Tampa Bay Rays: Why Alex Cobb, Drew Smyly Needed Surgery


Alex Cobb is set to go under the knife for Tommy John Surgery on Thursday while Drew Smyly‘s shoulder surgery for a torn labrum should follow within a few weeks. The losses of both pitchers were devastating–Cobb had entered the season as the Tampa Bay Rays’ ace while expectations were sky-high for Smyly after his dominant finish to 2014. Instead, all the Rays will receive from the pair this season is Smyly’s 2.70 ERA in his three starts–ironically the same ERA that Matt Moore posted in his two starts before surgery last year.

Is there a reason why the Rays lost two talented pitchers for more than a season in such a short span? Was it just bad luck or did their medical staff do something wrong? That last question is not something that we have sufficient information to answer. However, there is an overarching reason that can explain why Cobb, Smyly, and many others needed surgery: if you are exceeding expectations, it does not come without a cost.

Some pitchers that have recently undergone Tommy John Surgery were hard throwers, the type of pitchers that we would expect in our minds to need surgery at some point. Maybe that expectation isn’t grounded in reality, but we can say to ourselves that the human elbow can only throw the ball 95 MPH so many times before it gives out and needs to be repaired. However, neither Cobb nor Smyly qualifies for that, and it seems strange that they are the ones going down.

That leads us to our next critical question: why have Cobb and Smyly pitched like aces recently? Cobb was supposed to be a number three or four starter (we were saying as much after 2012) before pitching like an ace the last two seasons. Smyly, meanwhile, only looked like an upper-echelon starter for his 10 starts with the Rays, but it wasn’t just fans and outsiders who were on the bandwagon. Managers were saying that they would rather face David Price than Smyly because of how difficult it is to pick up the ball out of Smyly’s hand.

A popular misconception is that a pitcher’s success has nothing to do with his ability to stay healthy. In reality, we can’t say that the recent success of Cobb and Smyly and the fact that they needed surgery are independent–it’s in fact the opposite, they are directly intertwined. The formula for success is simple in Major League Baseball: you have electric stuff and locate it well. Some pitchers have truly immaculate command and can thrive with less velocity, but those cases are few and far between–many of them are in the Hall of Fame.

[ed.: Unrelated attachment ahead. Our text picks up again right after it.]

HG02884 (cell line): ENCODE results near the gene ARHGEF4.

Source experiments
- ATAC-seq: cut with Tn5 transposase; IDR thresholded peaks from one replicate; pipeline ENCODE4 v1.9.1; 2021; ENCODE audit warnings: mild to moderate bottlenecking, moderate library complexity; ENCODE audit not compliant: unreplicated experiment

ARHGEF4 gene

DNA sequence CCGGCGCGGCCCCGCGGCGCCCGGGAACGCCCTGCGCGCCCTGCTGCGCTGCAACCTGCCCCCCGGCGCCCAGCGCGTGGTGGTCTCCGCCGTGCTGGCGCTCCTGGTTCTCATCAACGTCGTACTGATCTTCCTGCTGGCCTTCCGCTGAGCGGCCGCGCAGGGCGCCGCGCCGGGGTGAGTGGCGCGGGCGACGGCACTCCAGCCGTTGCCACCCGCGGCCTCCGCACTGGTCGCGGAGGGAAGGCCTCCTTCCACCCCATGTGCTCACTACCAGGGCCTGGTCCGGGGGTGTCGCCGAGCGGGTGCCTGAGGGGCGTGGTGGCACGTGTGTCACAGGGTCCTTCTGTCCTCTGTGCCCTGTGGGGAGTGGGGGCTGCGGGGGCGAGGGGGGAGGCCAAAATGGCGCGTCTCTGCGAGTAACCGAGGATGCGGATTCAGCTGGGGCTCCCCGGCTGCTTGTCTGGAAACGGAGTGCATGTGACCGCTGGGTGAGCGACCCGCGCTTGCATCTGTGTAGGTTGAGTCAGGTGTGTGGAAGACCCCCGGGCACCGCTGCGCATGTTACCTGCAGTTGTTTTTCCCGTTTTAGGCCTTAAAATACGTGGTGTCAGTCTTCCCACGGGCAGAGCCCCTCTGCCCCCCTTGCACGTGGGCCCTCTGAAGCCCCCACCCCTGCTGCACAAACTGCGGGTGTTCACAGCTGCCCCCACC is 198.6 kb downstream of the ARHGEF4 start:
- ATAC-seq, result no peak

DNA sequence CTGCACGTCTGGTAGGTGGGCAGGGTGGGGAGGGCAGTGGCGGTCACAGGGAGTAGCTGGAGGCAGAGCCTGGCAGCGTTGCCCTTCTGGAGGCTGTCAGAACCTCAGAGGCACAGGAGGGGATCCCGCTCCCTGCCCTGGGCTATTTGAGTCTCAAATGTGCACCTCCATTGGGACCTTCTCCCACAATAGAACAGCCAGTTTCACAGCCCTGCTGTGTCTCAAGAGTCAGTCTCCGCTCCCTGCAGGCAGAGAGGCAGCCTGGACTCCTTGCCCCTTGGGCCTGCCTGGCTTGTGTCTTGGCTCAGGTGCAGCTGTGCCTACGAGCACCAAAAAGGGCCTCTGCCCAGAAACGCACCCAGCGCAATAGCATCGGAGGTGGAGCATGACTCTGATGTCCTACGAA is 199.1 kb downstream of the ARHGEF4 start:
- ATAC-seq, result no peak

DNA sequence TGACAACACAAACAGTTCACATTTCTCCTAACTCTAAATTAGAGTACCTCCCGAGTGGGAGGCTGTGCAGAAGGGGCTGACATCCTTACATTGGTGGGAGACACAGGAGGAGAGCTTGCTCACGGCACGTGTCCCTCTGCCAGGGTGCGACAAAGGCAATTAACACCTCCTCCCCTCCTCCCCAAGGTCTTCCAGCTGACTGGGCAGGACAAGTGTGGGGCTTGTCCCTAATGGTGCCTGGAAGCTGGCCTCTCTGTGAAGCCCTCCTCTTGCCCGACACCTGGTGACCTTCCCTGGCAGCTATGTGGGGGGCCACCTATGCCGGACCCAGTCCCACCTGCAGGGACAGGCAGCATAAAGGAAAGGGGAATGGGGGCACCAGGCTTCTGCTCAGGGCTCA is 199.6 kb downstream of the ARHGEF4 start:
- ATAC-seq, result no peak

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When you are a pitcher with the arsenal of Alex Cobb or Drew Smyly and less than Greg Maddux-esque command, you are supposed to be a little inconsistent. There will be days when your command is on and days when it is off, and in the latter case, you will get hit hard. The overall results that teams hope for is an ERA somewhere around 3.50 or 4.00 depending on your home ballpark and eventually close to 200 innings. There is certainly a value in that, but teams want those pitchers to fill out the middles or backs of their rotations, certainly not the fronts. They are good, but they will rarely blow you away.

With that in mind, what are we supposed to think when a pitcher whose stuff doesn’t wow us ends up looking like a frontline starter? There are always exceptions, people who will defy the odds, and time will tell who those exceptions are. By definition, though, exceptions are not the rule, and most pitchers exceeding expectations will either regress or get injured. Maybe they are throwing too many secondary pitches or pitching out of a deceptive arm slot. In either case, it leaves them more susceptible to injury and eventually surgery.

The red flags were right in front of us the whole time, but we wanted to ignore them. We wanted to say that Alex Cobb and Drew Smyly were nice stories or that the Tampa Bay Rays had found two undervalued pitchers. Instead, the converse is true–the same mechanics and pitch usage that led Cobb and Smyly to dominance also led them to injury–and that fact will affect them beyond the time they miss from surgery.

Both Cobb and Smyly will hopefully return to full health, but when they do, the Rays will have a critical choice to make for each of them. Either the team can change their mechanics and/or pitch usage and risk their ability to continue dominating hitters or they can keep both factors the same and set them up for an eventual second surgery. Cobb and Smyly were never supposed to be this good, and now–and quite possibly in the future–they will pay the cost for reaching that level in an incorrect way.

Next: The Undercards: Enny Romero Sharp in Triple-A Return